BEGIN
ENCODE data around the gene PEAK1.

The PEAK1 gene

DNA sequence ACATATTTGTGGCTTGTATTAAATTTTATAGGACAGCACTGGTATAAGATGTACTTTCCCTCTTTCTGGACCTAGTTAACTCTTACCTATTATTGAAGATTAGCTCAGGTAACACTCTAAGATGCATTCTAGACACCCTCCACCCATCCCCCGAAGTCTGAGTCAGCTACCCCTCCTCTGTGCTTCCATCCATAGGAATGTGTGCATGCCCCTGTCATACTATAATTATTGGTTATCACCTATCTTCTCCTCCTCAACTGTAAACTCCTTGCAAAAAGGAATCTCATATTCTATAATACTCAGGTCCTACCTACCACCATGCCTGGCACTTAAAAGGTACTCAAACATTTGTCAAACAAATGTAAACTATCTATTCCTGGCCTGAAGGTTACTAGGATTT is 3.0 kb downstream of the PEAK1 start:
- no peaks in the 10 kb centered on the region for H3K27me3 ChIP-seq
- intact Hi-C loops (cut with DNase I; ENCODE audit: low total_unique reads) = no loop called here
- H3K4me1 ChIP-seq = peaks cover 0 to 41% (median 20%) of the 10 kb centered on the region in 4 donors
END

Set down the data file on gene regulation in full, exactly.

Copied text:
ENCODE data around the gene PEAK1.

The PEAK1 gene

DNA sequence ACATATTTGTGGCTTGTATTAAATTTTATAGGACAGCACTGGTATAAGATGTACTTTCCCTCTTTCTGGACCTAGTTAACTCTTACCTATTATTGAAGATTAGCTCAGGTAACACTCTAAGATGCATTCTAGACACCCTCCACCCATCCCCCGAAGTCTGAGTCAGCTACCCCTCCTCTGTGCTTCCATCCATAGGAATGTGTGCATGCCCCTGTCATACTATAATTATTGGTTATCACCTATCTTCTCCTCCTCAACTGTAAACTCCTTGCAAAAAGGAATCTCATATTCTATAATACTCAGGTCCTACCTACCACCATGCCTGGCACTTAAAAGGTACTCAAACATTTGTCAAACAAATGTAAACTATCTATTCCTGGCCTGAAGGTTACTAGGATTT is 3.0 kb downstream of the PEAK1 start:
- no peaks in the 10 kb centered on the region for H3K27me3 ChIP-seq
- intact Hi-C loops (cut with DNase I; ENCODE audit: low total_unique reads) = no loop called here
- H3K4me1 ChIP-seq = peaks cover 0 to 41% (median 20%) of the 10 kb centered on the region in 4 donors